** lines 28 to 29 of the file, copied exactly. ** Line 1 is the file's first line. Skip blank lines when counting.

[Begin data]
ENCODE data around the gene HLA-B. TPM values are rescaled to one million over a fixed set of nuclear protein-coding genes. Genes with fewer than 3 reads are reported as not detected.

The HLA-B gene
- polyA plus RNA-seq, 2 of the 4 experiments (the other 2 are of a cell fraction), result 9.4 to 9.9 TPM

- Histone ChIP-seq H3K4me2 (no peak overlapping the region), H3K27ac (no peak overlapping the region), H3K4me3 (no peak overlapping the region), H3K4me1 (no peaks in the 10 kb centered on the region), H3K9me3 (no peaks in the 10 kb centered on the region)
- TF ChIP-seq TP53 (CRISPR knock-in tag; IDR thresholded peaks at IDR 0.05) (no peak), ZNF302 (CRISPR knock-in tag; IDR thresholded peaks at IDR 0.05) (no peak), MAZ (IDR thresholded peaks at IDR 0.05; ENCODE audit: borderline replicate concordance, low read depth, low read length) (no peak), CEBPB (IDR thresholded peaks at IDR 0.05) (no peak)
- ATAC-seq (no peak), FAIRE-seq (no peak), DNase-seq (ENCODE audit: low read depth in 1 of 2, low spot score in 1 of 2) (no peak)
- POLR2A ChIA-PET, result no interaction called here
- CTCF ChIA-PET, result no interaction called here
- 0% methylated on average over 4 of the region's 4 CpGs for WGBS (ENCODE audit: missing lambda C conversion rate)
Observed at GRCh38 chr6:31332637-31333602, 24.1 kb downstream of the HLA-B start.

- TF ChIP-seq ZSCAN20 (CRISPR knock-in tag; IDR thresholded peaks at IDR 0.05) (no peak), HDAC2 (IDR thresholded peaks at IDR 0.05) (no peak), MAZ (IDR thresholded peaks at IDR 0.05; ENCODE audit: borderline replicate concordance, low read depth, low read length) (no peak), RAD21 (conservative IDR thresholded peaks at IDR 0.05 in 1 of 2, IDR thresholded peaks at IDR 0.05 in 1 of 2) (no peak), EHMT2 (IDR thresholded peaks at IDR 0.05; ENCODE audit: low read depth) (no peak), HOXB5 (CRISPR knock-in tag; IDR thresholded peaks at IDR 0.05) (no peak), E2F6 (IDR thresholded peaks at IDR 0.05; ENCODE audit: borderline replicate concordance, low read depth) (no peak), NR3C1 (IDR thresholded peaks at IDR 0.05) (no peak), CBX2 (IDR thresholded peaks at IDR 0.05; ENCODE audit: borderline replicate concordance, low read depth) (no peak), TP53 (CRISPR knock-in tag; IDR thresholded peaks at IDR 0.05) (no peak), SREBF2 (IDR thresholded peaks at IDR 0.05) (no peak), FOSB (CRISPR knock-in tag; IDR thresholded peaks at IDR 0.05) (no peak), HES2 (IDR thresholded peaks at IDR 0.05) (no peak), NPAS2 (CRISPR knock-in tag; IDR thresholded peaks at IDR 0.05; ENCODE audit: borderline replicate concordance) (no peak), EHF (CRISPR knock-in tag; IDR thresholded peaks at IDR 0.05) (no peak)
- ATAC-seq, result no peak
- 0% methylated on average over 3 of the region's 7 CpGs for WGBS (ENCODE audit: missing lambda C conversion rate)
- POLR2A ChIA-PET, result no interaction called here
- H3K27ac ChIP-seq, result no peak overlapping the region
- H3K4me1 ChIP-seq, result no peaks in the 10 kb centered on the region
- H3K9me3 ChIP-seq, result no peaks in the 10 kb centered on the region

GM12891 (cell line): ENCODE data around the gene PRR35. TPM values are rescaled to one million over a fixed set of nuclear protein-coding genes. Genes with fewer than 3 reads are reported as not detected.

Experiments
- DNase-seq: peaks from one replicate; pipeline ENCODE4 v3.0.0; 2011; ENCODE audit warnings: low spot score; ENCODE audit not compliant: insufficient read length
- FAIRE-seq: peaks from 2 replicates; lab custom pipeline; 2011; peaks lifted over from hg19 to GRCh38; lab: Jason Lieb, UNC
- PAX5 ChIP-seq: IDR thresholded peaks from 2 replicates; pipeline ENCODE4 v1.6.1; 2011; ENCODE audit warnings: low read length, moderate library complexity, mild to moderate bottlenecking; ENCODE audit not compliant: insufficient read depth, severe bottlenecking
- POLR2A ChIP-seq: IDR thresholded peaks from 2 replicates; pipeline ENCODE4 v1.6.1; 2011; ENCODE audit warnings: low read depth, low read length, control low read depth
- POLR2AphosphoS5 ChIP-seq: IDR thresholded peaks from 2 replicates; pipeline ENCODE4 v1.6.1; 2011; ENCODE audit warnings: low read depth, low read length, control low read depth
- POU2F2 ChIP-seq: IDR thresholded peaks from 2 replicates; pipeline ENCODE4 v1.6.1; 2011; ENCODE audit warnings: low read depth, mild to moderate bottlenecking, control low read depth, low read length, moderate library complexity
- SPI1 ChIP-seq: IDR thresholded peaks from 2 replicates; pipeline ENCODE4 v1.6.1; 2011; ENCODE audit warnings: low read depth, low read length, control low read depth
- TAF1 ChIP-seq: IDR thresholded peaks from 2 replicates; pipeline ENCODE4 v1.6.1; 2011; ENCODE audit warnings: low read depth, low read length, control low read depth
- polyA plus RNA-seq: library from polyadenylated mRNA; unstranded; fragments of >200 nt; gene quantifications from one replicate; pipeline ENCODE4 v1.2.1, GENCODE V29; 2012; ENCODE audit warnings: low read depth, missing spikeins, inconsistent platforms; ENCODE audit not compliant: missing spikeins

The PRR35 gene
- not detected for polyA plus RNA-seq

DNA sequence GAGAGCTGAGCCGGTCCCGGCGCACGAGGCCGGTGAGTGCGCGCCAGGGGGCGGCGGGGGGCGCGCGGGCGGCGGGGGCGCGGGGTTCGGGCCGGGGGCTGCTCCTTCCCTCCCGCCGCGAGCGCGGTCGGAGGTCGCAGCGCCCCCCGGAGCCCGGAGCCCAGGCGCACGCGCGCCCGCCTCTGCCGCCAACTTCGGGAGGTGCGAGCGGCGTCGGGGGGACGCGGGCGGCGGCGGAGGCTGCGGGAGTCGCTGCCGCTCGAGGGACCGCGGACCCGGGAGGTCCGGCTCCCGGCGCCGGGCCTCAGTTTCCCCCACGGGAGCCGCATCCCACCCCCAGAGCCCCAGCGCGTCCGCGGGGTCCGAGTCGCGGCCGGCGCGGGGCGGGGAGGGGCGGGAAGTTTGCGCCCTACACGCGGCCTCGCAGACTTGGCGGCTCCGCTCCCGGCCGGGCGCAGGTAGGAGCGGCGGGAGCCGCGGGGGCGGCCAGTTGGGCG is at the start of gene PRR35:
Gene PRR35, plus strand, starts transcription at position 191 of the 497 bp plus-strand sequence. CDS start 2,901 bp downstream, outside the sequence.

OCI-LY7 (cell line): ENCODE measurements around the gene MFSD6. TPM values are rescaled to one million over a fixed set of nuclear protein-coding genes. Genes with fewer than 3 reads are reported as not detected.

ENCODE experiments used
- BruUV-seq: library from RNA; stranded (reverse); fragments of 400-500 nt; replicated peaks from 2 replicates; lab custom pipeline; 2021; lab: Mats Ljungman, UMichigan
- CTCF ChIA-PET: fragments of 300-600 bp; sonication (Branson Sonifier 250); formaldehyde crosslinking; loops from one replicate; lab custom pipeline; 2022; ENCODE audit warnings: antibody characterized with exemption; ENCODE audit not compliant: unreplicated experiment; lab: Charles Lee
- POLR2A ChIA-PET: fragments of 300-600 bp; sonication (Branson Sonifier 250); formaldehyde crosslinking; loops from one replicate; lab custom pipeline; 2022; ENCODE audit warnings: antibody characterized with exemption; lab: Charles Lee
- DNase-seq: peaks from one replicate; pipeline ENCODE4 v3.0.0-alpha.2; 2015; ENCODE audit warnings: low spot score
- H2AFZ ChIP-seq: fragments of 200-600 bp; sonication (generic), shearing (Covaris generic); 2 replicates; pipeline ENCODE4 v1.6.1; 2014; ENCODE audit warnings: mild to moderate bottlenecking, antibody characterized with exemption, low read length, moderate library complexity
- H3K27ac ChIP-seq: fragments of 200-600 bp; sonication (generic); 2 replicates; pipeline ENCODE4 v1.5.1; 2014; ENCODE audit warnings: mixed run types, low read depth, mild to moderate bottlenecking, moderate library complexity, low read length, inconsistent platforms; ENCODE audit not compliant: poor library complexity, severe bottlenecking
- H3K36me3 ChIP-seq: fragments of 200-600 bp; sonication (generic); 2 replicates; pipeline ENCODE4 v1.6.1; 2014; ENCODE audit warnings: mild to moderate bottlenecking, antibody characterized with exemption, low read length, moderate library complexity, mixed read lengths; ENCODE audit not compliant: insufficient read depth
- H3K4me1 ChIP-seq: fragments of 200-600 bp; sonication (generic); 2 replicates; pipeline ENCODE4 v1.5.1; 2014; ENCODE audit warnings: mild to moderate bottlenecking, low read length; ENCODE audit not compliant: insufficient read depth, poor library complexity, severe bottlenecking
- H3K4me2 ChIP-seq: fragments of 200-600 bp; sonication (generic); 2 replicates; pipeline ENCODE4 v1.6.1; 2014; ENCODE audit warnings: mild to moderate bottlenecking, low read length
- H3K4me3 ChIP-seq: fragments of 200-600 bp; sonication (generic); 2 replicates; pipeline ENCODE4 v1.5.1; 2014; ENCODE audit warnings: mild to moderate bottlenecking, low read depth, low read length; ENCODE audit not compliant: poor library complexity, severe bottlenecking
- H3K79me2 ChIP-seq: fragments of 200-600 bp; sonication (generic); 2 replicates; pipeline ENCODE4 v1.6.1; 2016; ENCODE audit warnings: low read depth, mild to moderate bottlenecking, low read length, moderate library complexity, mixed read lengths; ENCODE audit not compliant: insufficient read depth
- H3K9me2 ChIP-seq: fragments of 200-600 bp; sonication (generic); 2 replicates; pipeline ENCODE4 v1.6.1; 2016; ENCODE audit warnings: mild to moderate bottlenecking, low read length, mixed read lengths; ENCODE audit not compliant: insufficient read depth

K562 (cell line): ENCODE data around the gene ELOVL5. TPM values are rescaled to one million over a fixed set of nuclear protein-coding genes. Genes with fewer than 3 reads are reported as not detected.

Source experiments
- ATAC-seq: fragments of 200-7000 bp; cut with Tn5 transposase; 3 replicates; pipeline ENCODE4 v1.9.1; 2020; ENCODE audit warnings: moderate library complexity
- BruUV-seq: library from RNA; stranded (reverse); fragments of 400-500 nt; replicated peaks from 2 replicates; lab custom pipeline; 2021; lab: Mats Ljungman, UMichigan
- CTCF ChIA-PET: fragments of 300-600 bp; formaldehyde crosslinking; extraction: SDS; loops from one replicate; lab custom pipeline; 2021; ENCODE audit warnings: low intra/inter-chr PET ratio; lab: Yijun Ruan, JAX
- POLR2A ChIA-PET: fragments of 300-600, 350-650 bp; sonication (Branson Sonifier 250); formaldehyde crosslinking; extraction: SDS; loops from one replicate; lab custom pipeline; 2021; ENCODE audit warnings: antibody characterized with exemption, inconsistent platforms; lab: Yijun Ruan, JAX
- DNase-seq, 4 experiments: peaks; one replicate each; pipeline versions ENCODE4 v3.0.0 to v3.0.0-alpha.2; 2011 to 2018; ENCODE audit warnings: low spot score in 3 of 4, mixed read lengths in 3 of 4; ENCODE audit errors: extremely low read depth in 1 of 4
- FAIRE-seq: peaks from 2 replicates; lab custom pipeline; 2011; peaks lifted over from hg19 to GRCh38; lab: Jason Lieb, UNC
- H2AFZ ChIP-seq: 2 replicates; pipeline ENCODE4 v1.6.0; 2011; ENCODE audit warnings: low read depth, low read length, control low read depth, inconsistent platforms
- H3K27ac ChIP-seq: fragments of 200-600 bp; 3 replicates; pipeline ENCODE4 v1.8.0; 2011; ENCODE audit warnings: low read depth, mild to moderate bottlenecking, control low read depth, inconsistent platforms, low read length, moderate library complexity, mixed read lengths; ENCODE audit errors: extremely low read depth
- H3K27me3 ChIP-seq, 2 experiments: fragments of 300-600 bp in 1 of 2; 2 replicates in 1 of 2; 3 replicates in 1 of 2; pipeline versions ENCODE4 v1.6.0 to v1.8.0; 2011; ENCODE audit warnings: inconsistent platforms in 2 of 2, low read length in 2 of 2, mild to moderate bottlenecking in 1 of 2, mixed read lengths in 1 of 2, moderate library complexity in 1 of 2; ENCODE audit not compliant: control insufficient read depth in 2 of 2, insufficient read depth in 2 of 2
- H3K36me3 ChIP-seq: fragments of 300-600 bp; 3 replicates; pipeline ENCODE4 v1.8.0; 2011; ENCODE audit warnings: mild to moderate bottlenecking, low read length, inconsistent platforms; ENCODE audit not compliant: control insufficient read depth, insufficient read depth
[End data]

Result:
- polyA plus RNA-seq: library from polyadenylated mRNA; unstranded; fragments of >200 nt; gene quantifications from one replicate; pipeline ENCODE4 v1.2.1, GENCODE V29; 2012; ENCODE audit warnings: low read depth, missing spikeins, inconsistent platforms; ENCODE audit not compliant: missing spikeins

The PRR35 gene